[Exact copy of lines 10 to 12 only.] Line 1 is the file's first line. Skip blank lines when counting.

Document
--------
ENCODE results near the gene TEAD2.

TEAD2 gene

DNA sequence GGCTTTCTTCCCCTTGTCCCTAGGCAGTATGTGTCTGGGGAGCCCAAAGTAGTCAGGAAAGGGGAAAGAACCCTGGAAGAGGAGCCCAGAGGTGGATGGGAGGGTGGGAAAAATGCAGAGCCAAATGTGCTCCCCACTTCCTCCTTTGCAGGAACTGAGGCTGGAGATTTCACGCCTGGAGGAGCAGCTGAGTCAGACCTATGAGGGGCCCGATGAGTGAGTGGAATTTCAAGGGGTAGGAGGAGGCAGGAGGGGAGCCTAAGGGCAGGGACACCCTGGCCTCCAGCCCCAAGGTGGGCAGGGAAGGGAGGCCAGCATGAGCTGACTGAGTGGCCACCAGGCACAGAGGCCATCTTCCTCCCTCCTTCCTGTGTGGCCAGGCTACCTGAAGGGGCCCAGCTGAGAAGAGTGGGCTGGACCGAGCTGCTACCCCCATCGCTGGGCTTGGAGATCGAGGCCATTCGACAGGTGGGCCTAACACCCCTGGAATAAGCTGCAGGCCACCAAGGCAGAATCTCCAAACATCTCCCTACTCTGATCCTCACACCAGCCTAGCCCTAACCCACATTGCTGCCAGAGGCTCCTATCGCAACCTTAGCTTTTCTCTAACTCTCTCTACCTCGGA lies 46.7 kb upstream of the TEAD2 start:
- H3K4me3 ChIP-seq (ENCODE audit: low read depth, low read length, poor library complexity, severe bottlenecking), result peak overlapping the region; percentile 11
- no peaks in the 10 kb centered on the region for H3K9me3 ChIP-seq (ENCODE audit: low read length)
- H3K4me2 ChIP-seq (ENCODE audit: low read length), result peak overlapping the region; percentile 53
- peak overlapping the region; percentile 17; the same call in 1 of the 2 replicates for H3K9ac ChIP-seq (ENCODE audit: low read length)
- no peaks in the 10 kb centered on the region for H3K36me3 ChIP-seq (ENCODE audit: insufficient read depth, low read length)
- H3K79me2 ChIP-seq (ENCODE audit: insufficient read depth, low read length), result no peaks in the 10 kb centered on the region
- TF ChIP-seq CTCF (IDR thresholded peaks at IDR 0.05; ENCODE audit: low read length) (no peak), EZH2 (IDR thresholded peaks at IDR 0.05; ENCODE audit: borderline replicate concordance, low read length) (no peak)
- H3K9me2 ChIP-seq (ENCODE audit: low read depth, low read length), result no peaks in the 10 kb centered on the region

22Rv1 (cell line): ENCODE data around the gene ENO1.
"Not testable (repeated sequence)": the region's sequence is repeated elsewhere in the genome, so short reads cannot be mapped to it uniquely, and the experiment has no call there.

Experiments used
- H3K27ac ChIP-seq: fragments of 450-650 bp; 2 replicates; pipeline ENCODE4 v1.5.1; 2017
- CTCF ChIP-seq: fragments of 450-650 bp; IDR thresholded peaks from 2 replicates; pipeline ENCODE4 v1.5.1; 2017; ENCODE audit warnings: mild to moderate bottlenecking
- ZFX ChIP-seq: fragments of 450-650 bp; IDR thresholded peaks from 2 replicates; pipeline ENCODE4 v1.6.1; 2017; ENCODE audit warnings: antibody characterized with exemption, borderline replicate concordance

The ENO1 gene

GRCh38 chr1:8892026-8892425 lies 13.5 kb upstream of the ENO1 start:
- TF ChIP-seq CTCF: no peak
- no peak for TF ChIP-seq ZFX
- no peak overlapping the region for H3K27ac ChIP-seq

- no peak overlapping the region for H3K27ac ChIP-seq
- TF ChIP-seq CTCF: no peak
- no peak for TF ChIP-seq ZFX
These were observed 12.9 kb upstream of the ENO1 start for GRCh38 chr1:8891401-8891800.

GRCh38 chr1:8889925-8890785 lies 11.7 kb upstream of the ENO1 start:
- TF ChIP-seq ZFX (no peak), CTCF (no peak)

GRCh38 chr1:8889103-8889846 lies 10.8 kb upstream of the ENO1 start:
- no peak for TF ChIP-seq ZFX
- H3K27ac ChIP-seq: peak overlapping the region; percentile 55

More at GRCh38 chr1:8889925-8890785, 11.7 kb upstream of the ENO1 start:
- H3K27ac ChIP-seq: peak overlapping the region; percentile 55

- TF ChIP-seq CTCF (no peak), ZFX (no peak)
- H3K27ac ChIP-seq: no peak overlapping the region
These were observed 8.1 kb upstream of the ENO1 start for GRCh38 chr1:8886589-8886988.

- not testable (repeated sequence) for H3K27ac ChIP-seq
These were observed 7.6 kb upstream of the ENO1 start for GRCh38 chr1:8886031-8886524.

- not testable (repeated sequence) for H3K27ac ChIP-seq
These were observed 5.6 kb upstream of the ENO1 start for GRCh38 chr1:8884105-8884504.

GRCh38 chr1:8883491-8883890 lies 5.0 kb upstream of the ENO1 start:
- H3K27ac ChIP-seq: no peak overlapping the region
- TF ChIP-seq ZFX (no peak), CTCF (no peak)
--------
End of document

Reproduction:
- TF ChIP-seq CTCF (IDR thresholded peaks at IDR 0.05; ENCODE audit: low read length) (no peak), EZH2 (IDR thresholded peaks at IDR 0.05; ENCODE audit: borderline replicate concordance, low read length) (no peak)
- H3K9me2 ChIP-seq (ENCODE audit: low read depth, low read length), result no peaks in the 10 kb centered on the region

22Rv1 (cell line): ENCODE data around the gene ENO1.